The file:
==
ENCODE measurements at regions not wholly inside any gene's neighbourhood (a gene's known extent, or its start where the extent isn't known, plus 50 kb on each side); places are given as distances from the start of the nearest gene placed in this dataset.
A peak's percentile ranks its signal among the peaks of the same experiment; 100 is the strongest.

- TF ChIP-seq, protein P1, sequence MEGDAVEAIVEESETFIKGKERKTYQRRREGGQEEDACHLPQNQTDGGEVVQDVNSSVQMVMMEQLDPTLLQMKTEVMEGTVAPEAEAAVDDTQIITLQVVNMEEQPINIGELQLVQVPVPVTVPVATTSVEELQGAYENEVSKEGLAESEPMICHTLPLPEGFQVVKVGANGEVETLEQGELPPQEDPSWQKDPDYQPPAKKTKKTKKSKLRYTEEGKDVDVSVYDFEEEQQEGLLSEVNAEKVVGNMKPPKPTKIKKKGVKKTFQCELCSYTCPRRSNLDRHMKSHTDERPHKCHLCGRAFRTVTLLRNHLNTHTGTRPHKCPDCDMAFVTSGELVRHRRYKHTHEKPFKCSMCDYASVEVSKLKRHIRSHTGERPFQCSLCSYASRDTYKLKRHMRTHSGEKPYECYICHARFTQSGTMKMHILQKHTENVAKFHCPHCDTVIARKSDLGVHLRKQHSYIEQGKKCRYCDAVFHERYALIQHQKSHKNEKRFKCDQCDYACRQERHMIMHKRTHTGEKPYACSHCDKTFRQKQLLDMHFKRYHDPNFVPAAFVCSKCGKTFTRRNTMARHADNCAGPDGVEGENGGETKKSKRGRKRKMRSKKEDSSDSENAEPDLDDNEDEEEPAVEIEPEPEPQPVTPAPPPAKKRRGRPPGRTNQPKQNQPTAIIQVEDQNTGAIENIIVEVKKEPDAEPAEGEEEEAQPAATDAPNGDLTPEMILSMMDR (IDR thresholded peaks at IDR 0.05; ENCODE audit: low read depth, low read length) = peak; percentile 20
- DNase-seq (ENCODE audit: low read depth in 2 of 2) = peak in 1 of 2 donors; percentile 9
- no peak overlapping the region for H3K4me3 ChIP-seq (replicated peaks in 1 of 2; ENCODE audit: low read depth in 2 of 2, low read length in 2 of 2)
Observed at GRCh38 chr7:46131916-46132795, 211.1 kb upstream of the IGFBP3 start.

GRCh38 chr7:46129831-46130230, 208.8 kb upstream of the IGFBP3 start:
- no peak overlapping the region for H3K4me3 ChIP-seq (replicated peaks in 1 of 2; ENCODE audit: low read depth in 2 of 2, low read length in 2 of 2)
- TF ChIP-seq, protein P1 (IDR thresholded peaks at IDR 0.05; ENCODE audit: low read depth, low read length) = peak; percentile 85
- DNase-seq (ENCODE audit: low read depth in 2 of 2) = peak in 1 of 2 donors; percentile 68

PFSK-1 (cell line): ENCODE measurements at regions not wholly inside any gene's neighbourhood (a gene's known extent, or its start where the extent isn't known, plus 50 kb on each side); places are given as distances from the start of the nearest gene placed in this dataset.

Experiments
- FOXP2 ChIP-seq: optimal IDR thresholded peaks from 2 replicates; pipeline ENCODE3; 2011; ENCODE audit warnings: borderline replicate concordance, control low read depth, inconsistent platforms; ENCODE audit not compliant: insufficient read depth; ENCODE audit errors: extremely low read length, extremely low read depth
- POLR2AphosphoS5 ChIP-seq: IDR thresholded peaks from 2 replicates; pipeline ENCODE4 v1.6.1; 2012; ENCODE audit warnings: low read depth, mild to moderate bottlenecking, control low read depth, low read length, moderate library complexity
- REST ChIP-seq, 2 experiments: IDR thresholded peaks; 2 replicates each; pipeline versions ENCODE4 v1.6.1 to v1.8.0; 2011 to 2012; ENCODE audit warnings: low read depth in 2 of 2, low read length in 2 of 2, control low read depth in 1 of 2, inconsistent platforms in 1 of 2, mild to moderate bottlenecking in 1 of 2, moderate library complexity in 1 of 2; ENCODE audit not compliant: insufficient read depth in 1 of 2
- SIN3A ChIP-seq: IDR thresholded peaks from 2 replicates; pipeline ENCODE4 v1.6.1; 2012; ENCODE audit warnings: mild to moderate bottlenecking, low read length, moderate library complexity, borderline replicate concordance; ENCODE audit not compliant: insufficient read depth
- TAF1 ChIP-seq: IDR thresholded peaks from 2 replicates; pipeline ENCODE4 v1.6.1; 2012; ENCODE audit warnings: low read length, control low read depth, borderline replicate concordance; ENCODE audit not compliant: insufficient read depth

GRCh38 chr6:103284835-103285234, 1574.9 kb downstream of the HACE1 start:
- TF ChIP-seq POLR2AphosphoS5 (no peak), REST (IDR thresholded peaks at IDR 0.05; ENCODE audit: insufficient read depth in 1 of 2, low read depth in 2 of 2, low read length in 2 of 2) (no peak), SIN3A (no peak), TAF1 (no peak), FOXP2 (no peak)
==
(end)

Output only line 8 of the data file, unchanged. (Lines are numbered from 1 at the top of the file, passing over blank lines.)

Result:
- no peak overlapping the region for H3K4me3 ChIP-seq (replicated peaks in 1 of 2; ENCODE audit: low read depth in 2 of 2, low read length in 2 of 2)